Las Vegas Sun

August 24, 2019

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Where I Stand:

Youths offer the antidote to our ills


Steve Marcus

Lexie Villanda, of Spring Valley High School, participates in a discussion during the 62nd annual Las Vegas Sun Youth Forum at the Las Vegas Convention Center Thursday Nov. 29, 2018. Over 1,000 juniors and seniors from 50 high schools participated in the event. The Clark County School District and Barrick Gold Corporation partnered with the Las Vegas Sun to put on the forum.

I found the antidote to the constant, unrelenting and continuing concern that has permeated the body politic for the past two years.

You know what I am talking about. It’s that feeling of malaise that grips us as we consider where the United States is going given the current political climate and the oft-repeated question: How do we get our country back and where are the leaders who will get us there?

That answer to our ills has been available in Southern Nevada for 62 years. It is called the Las Vegas Sun Youth Forum.

When my father, Hank Greenspun, and his assistant Ruthe Deskin, together with Harvey Dondero from the Clark County School District, got together in 1956 to consider ways to make sure that the young people of that day would be listened to by the adult leaders of the community, it was the Sun Youth Forum that came to life as a way to give voice to those who could not be heard.

That year, just short of 100 students from the handful of high schools in the county gathered together to discuss whatever was on their minds — and the Sun Youth Forum was born.

It has been over six decades and the forum is still going strong, with close to 1,000 students and over 50 high schools represented. The Las Vegas Sun and CCSD are still partners together with our new partner, Barrick Gold Corp., which joined us last year and with whose help we can do this for six more decades!

Back to the antidote for what ails us.

To a person — the adult moderators from across the community, the school counselors and teachers who fill the rooms at the convention center to support their students, the business leaders who find their way to the forum to “see what’s going on” and those who make it all happen, like Brian Cram and Sheila Lee from the Sun and Sandy Ginger and Jody Plant from the School District — the feeling that Sun Youth Forum day is the best day of the year is as true today as it was when this whole thing started.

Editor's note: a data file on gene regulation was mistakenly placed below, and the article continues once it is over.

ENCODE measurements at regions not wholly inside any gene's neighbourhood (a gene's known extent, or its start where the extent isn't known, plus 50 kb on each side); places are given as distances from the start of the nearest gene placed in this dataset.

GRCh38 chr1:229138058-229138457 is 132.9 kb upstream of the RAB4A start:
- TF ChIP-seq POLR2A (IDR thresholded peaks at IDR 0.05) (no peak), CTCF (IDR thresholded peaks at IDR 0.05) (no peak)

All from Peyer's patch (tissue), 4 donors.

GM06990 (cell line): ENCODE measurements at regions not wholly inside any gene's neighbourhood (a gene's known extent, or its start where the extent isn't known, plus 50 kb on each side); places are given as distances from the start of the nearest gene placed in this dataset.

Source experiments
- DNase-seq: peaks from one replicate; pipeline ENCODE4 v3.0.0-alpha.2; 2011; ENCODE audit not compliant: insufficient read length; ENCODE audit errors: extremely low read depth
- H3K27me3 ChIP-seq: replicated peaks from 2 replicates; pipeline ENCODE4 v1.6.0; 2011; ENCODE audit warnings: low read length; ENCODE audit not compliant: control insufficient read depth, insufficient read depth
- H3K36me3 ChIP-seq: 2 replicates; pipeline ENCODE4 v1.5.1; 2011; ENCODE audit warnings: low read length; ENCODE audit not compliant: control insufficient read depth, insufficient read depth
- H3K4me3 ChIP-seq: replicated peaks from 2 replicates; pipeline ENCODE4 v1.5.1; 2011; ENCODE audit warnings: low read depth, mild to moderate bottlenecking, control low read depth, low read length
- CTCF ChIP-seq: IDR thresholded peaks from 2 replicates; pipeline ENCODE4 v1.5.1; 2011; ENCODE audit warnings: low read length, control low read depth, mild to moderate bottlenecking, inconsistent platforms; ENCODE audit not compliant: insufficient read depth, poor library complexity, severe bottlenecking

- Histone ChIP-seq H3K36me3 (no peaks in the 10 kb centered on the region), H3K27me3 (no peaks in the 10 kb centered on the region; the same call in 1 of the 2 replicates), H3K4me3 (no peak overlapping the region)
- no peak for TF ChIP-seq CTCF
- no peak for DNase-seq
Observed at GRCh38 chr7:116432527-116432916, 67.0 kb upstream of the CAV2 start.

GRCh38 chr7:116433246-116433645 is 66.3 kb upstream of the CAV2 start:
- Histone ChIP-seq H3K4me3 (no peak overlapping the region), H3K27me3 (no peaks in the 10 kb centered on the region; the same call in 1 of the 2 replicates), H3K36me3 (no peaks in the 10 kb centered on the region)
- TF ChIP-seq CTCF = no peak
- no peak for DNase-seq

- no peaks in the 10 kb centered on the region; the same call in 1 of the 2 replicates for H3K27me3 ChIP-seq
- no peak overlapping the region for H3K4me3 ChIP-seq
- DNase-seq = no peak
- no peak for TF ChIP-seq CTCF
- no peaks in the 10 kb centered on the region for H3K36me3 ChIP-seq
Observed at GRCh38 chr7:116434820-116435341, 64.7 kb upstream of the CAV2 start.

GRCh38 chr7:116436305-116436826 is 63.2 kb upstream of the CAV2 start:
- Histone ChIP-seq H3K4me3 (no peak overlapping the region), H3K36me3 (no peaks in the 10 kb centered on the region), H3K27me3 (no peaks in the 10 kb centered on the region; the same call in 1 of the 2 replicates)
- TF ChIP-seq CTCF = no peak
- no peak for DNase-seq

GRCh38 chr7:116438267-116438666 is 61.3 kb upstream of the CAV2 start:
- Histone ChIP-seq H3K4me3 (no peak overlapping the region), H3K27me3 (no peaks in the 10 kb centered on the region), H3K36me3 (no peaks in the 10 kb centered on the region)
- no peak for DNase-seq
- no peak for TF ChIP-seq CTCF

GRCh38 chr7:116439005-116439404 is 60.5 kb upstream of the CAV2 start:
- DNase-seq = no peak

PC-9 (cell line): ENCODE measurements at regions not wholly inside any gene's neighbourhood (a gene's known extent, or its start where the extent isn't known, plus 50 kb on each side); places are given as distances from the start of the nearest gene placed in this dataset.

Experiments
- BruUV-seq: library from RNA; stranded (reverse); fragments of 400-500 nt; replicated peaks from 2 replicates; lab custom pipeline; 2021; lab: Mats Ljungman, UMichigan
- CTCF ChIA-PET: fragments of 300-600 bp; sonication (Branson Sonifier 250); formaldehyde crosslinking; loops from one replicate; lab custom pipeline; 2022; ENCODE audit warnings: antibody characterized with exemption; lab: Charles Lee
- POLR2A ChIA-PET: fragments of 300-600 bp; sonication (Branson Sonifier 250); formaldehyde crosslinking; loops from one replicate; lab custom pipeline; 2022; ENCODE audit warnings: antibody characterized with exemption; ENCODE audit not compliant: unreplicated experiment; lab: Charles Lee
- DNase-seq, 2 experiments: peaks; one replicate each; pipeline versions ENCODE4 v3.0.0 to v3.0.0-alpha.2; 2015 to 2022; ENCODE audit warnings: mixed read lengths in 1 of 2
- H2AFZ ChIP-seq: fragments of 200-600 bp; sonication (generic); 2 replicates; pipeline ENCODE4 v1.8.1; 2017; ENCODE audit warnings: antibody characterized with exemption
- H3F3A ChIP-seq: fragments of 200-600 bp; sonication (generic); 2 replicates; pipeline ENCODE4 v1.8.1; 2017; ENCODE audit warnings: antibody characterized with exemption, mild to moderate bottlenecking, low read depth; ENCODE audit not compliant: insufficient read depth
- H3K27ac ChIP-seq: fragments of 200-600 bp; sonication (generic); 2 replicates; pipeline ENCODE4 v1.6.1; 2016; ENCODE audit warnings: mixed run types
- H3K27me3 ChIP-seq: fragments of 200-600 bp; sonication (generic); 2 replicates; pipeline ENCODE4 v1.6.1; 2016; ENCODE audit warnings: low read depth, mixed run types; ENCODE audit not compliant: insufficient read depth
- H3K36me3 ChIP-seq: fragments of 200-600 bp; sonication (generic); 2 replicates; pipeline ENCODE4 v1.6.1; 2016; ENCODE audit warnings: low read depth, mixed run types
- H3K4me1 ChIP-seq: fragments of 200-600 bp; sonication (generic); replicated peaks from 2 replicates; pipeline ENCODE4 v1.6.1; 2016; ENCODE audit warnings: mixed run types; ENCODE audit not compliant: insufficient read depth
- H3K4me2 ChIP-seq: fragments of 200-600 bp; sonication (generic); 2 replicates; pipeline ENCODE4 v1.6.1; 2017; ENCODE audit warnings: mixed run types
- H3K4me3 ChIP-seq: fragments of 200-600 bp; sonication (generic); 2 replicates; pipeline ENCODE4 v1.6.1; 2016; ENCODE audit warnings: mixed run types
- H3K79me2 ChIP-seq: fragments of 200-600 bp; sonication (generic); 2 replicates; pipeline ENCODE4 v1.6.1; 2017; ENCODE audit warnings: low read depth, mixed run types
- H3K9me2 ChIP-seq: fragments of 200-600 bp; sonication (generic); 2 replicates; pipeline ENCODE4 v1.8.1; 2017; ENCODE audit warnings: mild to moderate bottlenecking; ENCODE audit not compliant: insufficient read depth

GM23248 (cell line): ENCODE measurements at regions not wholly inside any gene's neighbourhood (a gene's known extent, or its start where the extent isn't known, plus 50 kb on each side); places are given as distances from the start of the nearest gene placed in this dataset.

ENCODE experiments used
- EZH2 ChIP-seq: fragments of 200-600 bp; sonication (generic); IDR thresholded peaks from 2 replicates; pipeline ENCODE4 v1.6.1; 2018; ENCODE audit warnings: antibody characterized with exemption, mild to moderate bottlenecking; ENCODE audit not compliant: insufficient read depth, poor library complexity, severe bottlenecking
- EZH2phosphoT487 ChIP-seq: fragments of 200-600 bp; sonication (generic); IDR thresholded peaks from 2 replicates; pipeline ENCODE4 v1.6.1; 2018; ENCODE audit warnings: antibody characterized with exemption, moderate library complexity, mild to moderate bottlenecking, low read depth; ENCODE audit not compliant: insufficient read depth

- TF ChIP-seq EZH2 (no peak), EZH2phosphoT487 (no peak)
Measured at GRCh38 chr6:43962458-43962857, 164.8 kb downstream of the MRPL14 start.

These high school juniors and seniors remove any doubt that the community elders may have about this newest generation of voters and leaders. Our country is not only in good hands, but they are the kind of hands that are more thoughtful, more curious, more knowledgeable and more understanding than any generation I have lived with and through in my lifetime.

And I ought to know because I have been participating in the Sun Youth Forum for over five decades, so I have witnessed up close and personally the kind and caliber of students who come through its doors.

It is not a stretch to consider the fact that most of the conversations and discussions these young people have with each other about gay rights, Yucca Mountain, the relationship between Russia and America and the issue of gun control, among many others, are on a level and at a depth far greater than I witness adults having on a daily basis.

That is why there are finalists from each group who will share their group’s opinions on television, radio and in this newspaper in the coming weeks. And more important, that is why the adults in this community — today’s leaders — need to pay attention to these students.

Not only do they represent tomorrow’s inheritors, but they also could be part of the largest cohort of American voters in the 2020 elections. Those of us who participate in the Youth Forum are privileged to hear what is on the minds of our young people a few years before those ideas manifest at the polls.

Trust me on this: These kids will vote in numbers far greater than prior generations because they understand what is at stake. The good news is that they are prepared for that responsibility today.

The students at the Sun Youth Forum and others like them around the country are the medicine for what ails us.

And it is easy to take. All we have to do is listen.

Brian Greenspun is editor, publisher and owner of the Sun.